How to annoy a summer junkie - wear long trousers in 25-degree heat, and insist on eating indoors

Grace Dent pays tribute to Summer Marshals - the self-appointed Solero-slurping sun-obsessives in our midsts who doggedly ensure everyone gets the most out of the sun

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As the days grow brighter with an increasing chance of sunny spells, I must pay tribute to a body of people who toil so hard during the summer months on all our behalves. Summer Marshals, as I call them – and my good friend Matthew is a great example – are the self-appointed Solero-slurping sun-obsessives in our midsts who doggedly ensure everyone gets the most out of the sun. Whether you want it or not. Often not.

"I'm writing a column about people as annoying as you are during summer," I told Matthew, "People who call ahead to restaurants to ensure we're all now dining al fresco. Even when al fresco is next to a traffic jam, because you like the sun. People like you who, at the first sign of sun, make people like me trek to Hampstead Heath to eat a picnic next to a swamp."

Matthew seemed unruffled. But then he would be. He gets a lot of Vitamin D. His skin glows. He's the sort of man who when we go on holiday has swimming trunks on before we reach passport control. "People like you!" I continued. "Summer obsessives! The enemy of ex-goths, the sensitive skinned and hay-fever sufferers!" I could have added: and hobby-agoraphobics, forced-fun avoiders, and anyone else who like me who, while not being complete monsters, would take an afternoon indoors watching HBO over farting about in the park with a frisbee.

It's not the sun I'm protesting about – I am largely pro being warmer – but the pressure to enjoy it. If you ask a sun-worshipper if it's possible to sit somewhere under a shady tree with a nearby loo when they unveil plans to drink prosecco in the park at 3pm in mid-August, they will gaze at you like you've asked them to provide a solid pewter zebra.

Summer Marshals are everywhere chivvying people into situations with beach balls and cooler bags they'd never go near without due force. To my reckoning at least half the poor buggers on a Camber Sands beach in July eating sandy finger rolls would rather be inside a Vue Cinema with air con watching Fast & Furious 7. But people on the dark side can never admit this. The "We Love Summer" lobby would be disgusted. "So this is an age-old story of good versus evil, then?" Matthew said. This is the sort of totalitarian thinking you're up against with sun-lovers.


Of course, winding these people up is a lot of fun. Last week, for example, I swore blind to be unable to grasp the rules of their holy ritual of Swingball. "Hang on? There are rules? You don't just bat it hard until you hit someone?" Another time I claimed to be severely allergic to cheap paddling pools. But have you seen the sort of person in Argos perusing the family-sized paddling pools? They're exactly the sort of person you can imagine lurking at a pool orgy – nude aside from a solitary Verruca sock. No. just no.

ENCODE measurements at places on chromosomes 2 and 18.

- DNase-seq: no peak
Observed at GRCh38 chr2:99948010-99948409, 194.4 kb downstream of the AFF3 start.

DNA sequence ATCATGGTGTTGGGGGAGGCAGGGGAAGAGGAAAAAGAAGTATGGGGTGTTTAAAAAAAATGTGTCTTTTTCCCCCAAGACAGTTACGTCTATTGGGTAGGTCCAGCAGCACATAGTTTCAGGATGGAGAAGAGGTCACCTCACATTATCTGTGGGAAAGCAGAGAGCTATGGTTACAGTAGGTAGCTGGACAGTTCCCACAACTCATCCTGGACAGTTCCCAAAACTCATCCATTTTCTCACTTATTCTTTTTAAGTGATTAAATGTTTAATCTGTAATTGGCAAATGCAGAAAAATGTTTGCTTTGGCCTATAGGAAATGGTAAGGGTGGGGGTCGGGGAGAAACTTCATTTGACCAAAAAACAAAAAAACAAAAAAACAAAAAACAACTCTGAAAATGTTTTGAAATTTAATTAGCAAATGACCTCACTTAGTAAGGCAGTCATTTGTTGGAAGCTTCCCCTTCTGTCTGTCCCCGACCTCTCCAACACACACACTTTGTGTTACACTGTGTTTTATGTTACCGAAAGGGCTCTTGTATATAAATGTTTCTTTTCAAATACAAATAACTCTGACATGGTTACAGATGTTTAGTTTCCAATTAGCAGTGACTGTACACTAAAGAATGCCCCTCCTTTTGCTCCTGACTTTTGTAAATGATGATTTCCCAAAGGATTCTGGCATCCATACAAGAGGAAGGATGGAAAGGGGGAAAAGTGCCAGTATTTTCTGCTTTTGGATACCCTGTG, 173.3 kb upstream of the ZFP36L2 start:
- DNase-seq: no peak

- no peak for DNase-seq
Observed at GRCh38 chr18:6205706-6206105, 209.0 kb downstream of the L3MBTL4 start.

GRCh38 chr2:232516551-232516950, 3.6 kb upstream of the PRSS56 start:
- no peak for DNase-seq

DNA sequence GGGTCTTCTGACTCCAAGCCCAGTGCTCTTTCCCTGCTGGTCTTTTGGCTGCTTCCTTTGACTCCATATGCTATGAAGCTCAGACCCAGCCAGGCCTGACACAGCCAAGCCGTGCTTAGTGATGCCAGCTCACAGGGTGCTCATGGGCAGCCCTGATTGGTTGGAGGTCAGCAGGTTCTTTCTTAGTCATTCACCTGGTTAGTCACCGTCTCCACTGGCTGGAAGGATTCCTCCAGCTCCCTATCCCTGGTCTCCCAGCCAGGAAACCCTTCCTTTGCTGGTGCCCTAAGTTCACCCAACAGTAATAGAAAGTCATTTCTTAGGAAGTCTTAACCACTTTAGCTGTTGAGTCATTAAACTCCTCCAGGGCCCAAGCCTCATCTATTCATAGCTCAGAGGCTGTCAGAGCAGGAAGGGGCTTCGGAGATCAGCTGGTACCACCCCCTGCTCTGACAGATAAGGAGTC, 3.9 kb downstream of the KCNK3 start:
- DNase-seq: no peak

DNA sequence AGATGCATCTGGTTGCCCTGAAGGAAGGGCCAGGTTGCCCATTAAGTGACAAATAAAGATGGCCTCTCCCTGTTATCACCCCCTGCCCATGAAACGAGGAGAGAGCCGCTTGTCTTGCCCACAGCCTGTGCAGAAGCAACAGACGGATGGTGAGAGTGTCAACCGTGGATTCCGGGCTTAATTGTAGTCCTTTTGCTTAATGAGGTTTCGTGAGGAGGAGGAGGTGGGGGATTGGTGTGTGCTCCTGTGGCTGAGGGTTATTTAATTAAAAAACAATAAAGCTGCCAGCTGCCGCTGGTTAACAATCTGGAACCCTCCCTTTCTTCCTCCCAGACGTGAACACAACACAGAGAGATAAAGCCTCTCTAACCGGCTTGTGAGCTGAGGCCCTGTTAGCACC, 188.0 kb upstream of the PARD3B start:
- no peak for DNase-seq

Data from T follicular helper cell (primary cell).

I am also heavily vocal about stupid little throwaway barbecues which only cook three chipolata sausages while coating all nearby revellers in acrid dust. When I come to power anyone who brings shop-bought coleslaw – the inhumanity – to a gathering and then asks which side of the barbecue grill is vegan will be instantly imprisoned.

But the No. 1 way to troll a summer junkie is to meet them for lunch in 25-degree heat wearing a dark-coloured fabric or full-length trousers. This is highly antagonistic behaviour. "But aren't you hot?" the sun junkie will cry, bewildered that you aren't dressed like Pepsi in Wham!'s "Club Tropicana" video or Christopher Biggins on safari. "But you must be BOILING! Don't you own anything pastel? Haven't you got any shorts? How can your skin breathe? Aren't you uncomfortable?"

"No," I always want to say. "I am completely comfortable because I am wearing the style of clothes that – via many decades of trial and error – I have decided suit me. And yes, they are dark, and yes they have sleeves and indeed I do slightly resemble Edward Scissorhands, but I am happy. Bugger off, face-ache, and have a Strawberry Zoom. Leave me be."

But I don't say this. Summer Marshals are so damn happy in summer. It would be like punching a puppy. And we all know the only way is down for these people, come September, when the nights shorten and all right-minded people re-embrace knitwear, Campbells soup, the comforting burr of the central heating system, and pressure-free cosy nights under sofa-duvets.

"I've had a think why I always make us really enjoy Summer," Matthew offered, "It's to do with school days. Remember when the teacher let you work outside and suddenly everything was better? That's how I feel. Nothing boring happens outdoors." "That sounds like the sort of info you might write on an application form to become a tramp," I said. Our friendship stays strong despite our differences. We're having lunch this weekend. On an unshaded sun terrace, next to a wasps' nest, probably.